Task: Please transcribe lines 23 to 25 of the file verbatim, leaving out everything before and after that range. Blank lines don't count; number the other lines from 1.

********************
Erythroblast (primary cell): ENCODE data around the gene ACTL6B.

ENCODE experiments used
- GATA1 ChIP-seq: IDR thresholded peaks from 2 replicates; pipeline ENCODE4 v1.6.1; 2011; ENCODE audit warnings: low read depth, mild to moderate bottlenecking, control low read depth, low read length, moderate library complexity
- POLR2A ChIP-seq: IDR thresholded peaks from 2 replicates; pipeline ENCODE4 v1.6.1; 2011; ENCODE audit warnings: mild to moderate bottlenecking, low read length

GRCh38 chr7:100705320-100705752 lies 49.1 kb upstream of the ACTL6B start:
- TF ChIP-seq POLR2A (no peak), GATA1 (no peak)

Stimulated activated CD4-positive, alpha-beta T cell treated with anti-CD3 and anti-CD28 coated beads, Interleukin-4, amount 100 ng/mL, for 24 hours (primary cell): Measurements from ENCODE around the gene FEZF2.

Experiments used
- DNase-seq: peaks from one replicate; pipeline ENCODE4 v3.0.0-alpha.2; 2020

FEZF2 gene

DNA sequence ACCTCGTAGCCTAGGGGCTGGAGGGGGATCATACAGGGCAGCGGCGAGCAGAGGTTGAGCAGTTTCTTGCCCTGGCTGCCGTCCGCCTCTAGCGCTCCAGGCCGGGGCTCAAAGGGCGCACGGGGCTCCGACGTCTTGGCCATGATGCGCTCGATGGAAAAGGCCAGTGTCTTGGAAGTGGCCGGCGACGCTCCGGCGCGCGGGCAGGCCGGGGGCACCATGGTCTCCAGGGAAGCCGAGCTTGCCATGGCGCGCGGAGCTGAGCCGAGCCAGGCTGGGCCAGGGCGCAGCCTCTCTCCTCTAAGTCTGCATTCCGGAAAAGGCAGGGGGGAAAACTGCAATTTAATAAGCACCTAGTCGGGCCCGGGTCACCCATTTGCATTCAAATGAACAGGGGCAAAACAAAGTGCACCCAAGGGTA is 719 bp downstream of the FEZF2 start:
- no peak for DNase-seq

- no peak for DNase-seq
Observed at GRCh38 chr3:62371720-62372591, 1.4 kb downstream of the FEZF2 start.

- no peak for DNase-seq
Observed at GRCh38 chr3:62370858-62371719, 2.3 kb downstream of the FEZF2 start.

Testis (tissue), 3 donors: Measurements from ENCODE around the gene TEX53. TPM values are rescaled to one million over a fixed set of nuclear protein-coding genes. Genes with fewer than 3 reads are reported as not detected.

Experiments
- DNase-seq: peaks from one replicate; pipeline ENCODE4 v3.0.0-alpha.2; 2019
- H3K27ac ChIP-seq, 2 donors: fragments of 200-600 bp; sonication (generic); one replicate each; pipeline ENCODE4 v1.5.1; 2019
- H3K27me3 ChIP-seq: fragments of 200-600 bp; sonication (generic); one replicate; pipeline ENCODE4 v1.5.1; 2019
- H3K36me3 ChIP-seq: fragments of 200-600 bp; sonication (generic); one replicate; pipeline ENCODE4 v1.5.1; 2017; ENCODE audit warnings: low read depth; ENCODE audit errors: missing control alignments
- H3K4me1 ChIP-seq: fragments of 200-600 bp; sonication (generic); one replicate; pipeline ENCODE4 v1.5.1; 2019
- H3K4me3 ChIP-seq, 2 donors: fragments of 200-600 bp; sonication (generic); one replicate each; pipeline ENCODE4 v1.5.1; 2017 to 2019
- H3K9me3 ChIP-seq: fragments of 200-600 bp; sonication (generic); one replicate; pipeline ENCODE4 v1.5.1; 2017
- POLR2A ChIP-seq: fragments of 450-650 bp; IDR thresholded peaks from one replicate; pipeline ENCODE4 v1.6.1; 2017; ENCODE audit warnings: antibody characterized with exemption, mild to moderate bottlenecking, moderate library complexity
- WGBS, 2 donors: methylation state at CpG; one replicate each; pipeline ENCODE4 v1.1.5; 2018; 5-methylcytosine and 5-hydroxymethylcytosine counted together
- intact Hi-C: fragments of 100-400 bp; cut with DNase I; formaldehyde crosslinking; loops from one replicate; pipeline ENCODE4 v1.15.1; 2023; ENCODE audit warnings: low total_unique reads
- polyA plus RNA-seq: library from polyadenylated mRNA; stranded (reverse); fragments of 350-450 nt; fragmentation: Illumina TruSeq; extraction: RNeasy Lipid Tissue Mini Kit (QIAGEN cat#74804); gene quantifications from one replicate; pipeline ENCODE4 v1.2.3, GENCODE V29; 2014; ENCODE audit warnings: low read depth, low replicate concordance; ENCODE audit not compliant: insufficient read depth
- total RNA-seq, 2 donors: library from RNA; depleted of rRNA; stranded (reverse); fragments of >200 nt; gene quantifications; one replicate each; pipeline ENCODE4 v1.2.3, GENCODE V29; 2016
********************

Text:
- H3K4me1 ChIP-seq: fragments of 200-600 bp; sonication (generic); one replicate; pipeline ENCODE4 v1.5.1; 2019
- H3K4me3 ChIP-seq, 2 donors: fragments of 200-600 bp; sonication (generic); one replicate each; pipeline ENCODE4 v1.5.1; 2017 to 2019
- H3K9me3 ChIP-seq: fragments of 200-600 bp; sonication (generic); one replicate; pipeline ENCODE4 v1.5.1; 2017